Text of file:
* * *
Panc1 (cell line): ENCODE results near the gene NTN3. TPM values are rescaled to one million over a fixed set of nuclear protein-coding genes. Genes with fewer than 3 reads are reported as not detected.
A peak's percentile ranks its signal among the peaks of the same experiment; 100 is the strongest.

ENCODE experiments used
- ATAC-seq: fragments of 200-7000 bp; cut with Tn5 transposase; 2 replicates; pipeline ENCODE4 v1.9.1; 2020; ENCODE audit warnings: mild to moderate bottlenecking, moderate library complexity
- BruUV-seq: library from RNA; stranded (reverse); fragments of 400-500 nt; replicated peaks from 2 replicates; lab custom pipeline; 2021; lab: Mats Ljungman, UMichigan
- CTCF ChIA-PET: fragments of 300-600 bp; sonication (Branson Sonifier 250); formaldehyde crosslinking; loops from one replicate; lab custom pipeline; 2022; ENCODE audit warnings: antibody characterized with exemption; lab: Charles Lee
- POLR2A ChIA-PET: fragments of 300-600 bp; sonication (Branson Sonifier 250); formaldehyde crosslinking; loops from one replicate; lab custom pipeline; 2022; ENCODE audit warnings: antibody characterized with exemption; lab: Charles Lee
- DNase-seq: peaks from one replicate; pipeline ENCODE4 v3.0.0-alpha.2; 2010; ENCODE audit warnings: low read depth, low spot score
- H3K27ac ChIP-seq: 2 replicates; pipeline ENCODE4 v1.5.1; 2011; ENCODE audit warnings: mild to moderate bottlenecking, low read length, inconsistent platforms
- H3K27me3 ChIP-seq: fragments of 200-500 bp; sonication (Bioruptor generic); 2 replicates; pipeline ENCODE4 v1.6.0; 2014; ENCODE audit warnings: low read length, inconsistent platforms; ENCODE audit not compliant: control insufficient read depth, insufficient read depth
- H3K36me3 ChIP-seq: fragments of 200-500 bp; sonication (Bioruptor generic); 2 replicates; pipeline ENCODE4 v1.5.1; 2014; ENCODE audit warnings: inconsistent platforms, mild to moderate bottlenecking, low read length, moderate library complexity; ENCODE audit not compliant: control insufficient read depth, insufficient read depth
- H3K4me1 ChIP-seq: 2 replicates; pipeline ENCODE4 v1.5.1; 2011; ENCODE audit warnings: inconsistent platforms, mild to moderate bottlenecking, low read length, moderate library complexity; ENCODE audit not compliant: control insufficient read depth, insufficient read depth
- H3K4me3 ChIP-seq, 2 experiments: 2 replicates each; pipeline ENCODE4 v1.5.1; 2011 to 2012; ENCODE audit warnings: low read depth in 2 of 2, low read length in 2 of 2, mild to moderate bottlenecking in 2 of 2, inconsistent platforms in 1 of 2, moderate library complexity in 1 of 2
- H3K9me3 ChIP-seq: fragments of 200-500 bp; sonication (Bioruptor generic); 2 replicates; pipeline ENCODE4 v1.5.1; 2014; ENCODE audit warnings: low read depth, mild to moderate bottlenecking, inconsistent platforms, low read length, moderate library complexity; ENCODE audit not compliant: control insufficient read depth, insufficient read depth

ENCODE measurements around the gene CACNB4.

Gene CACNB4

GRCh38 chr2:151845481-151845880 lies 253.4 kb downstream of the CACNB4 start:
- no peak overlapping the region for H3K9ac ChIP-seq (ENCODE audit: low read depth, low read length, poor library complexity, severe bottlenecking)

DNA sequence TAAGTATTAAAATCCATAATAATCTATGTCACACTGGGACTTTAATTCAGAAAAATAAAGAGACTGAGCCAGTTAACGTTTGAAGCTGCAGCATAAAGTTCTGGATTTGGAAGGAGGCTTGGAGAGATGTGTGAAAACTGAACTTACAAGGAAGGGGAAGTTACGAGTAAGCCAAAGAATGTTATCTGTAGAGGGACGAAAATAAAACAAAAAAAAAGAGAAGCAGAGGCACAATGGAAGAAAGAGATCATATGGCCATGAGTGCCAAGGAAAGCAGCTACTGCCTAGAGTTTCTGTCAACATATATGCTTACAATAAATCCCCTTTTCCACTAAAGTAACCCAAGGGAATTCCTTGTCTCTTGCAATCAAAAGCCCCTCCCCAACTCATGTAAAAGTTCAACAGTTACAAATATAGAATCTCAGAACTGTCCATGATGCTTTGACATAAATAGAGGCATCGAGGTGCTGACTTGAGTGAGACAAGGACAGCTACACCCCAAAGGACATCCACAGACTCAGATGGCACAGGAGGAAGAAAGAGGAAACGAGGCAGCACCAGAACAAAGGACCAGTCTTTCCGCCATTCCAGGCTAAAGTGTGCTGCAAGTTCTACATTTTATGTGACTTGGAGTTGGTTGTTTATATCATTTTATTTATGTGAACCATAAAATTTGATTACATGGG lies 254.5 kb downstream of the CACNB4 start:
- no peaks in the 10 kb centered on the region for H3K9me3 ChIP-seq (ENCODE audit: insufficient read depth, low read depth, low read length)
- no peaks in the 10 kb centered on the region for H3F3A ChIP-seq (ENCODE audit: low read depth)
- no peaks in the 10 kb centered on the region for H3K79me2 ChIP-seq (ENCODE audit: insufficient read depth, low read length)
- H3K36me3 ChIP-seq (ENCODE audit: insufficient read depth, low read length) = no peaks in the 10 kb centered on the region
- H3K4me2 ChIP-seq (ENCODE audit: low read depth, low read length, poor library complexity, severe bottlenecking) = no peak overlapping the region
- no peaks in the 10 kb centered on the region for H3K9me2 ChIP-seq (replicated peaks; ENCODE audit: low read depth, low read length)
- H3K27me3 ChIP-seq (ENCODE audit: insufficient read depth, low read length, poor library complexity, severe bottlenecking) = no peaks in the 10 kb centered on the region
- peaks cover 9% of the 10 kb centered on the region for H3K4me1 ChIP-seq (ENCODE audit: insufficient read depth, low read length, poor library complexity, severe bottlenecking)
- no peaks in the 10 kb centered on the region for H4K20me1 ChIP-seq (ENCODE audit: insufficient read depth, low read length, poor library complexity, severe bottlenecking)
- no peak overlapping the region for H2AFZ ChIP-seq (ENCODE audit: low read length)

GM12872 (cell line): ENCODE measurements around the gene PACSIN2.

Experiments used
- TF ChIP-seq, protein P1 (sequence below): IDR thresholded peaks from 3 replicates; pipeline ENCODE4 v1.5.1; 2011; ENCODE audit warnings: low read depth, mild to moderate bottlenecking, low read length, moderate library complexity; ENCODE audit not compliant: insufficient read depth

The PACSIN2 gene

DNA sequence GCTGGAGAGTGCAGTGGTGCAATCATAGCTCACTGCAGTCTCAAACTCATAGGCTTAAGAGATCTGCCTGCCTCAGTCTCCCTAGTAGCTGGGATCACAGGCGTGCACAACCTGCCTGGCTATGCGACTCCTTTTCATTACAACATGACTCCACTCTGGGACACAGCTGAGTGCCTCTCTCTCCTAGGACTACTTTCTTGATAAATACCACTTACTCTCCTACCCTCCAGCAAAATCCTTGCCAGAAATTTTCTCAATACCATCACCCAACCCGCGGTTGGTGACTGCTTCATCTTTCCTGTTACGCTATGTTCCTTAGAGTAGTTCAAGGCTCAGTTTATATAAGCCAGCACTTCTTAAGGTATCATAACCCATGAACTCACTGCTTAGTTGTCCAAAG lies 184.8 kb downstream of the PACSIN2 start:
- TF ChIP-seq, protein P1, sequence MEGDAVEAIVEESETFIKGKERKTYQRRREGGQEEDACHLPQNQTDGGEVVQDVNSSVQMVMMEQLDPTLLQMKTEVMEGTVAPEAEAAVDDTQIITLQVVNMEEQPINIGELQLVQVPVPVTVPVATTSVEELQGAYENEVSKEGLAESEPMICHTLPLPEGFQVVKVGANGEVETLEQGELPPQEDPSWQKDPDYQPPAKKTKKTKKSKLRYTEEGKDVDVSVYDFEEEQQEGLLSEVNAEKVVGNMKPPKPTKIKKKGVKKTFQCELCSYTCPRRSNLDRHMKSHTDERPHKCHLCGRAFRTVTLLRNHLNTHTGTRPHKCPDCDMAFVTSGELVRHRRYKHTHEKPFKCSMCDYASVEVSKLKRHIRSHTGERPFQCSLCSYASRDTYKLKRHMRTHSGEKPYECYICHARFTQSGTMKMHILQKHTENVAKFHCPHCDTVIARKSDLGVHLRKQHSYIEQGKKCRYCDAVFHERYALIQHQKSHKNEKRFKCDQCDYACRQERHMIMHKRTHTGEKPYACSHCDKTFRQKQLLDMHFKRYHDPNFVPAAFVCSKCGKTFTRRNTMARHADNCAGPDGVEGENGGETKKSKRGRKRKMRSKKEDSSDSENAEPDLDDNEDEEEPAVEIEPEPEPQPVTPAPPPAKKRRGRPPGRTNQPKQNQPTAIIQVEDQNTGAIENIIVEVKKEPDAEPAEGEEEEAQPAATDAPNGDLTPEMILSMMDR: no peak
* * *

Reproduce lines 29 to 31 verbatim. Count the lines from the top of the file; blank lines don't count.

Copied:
- no peak overlapping the region for H2AFZ ChIP-seq (ENCODE audit: low read length)

GM12872 (cell line): ENCODE measurements around the gene PACSIN2.

Experiments used